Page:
2. Philosophical background

The Western philosophical tradition (understood in a broad terms) has been commonly used as the philosophical underpinning of P4C. Socrates, along with American pragmatism (Mead, Peirce and Dewey) played an important role in the work done by the original IAPC team. Over time, however, other philosophical schools or tendencies, such as postmodernism, hermeneutics or feminist philosophy have been applied.

3. Different topics

Keeping in mind that philosophy can reflect on any aspect of human life, foci on specific  subject areas have emerged. Some of them have become quite important - cosmopolitanism and multiculturalism, feminism, ecology, mathematics and science, democracy, emotional education, etc.

4. Different environments

The P4/withC project was originally designed to address the problems of children’s cognitive and affective growth in formal education. It was received with a mix of skepticism about children’s abilities and enthusiasm over what seemed to be truly innovative proposal. Within a number of years, the practice of doing philosophy in a community of inquiry was being implemented in many different educational environments, at a variety of age levels. The way of doing philosophy in each of those environments (cafes, counseling, with street children, summer camps, art museums, as extracurricular activities, etc.) has developed in its own way, yet all share some common ideas about philosophy and its role in today's world.

5. Different models of evaluation

When the program started in the United States, it chose to undertake rigorous and systematic evaluations in order to verify the impact that philosophical practice had on the growth of children. Much more research has been done since then, using quantitative, qualitative and mixed methodologies without ever neglecting the assumptions and philosophical foundations of the evaluation. Some researchers have focused on cognitive growth, others on affective dimensions, or on a combination of both. Some people are very critical of this and prefer not to do educational or psychological research.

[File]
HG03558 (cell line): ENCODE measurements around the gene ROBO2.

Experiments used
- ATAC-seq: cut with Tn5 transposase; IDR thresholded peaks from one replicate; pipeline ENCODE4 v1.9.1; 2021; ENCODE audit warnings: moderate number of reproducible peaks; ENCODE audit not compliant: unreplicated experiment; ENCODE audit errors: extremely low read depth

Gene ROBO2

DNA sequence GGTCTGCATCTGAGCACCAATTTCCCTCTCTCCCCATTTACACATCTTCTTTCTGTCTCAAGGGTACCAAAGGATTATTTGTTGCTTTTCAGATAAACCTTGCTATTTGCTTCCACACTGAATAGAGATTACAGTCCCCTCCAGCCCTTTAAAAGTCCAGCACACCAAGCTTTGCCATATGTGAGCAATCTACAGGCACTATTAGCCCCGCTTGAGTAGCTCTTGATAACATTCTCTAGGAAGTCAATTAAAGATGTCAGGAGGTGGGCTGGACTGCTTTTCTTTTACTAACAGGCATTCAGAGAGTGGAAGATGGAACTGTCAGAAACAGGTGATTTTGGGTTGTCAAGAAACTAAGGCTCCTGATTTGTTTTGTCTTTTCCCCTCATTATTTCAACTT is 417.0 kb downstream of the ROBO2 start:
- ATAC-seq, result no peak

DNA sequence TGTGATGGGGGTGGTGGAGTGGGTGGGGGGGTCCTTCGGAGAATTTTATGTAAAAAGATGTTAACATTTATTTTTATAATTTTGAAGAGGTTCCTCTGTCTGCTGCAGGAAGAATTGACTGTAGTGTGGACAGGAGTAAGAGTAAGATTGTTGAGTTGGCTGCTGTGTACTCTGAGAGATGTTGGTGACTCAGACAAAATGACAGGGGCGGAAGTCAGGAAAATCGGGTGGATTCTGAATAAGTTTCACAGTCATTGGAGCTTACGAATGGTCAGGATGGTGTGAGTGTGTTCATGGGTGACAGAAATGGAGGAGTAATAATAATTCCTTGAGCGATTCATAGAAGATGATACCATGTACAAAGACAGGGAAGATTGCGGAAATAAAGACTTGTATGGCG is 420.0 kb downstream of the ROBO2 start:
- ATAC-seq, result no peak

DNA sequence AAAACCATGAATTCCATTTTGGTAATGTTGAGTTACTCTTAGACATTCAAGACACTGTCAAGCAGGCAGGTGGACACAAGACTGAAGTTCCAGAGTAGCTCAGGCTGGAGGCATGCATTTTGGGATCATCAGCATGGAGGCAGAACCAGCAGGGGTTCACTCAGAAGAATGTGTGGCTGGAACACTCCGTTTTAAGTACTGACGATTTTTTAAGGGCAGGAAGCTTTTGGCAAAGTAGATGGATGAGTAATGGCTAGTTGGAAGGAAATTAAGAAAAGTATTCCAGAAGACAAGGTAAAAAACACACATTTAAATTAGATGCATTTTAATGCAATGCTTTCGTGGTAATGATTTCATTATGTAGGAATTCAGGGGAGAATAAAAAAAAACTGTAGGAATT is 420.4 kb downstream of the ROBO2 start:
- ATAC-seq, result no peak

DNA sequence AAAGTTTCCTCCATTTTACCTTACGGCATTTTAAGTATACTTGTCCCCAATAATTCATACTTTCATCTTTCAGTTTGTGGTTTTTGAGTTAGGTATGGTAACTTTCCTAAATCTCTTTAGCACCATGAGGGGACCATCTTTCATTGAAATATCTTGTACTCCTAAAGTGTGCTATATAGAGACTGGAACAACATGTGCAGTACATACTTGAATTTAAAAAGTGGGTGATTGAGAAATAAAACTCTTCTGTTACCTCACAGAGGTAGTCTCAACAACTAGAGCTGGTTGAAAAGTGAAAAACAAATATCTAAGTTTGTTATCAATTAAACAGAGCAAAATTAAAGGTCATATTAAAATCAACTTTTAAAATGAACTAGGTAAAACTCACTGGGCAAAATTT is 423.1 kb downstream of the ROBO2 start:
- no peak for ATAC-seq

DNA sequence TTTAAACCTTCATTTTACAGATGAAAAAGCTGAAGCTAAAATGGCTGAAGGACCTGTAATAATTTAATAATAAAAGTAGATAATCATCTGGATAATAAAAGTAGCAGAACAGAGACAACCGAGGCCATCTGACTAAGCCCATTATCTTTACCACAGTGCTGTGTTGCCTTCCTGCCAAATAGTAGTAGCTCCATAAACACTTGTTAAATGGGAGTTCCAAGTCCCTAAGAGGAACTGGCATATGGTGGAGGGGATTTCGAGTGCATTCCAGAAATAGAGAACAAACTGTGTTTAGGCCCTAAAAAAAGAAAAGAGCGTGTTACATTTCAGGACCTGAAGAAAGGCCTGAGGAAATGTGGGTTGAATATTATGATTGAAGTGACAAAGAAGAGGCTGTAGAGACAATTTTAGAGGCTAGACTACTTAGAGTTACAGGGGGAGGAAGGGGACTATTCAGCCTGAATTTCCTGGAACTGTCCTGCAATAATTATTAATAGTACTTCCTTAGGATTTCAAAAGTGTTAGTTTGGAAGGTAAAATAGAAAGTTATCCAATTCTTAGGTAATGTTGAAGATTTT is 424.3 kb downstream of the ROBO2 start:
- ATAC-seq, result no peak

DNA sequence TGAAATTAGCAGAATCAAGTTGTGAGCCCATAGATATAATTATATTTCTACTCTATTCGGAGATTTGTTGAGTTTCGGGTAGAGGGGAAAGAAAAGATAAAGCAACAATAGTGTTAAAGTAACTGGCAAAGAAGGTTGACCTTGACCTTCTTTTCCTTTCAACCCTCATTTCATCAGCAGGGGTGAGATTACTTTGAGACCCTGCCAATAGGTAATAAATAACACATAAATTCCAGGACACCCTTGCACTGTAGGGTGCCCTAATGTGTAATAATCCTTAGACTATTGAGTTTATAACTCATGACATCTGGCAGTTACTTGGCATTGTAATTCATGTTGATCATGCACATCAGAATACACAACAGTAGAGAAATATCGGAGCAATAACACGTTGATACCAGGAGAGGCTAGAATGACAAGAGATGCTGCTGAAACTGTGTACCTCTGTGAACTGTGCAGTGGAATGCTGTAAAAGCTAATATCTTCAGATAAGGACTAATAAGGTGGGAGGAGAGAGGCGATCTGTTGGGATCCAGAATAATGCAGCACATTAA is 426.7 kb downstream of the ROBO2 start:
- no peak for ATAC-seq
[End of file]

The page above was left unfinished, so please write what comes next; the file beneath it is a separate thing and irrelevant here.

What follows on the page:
6. Political dimension of the program

We often say that Philosophy for/with Children has a clear social and political commitment, in line with an old educational tradition that links education with democracy, understood as a set of personal values and as a type of society based on those values. How we understand “democracy” and the link between philosophical practice and politics is open to discussion, and different approaches are possible.

7. The curriculum

At the beginning of the IAPC project, building an entire curriculum had high priority, given that a basic tool was needed to convince teachers to implement philosophical dialogue in their teaching, as well as to guide them in the difficult task of facilitating a philosophical dialogue. Since then, other curricula have been put together in different places around the world. Moreover, there are many more didactic resources that are not part of any curriculum, nor do they intend to be. Do we need a curriculum? If the answer is yes, what are the basic requirements of that curriculum? If not, what are we offering to teachers and students?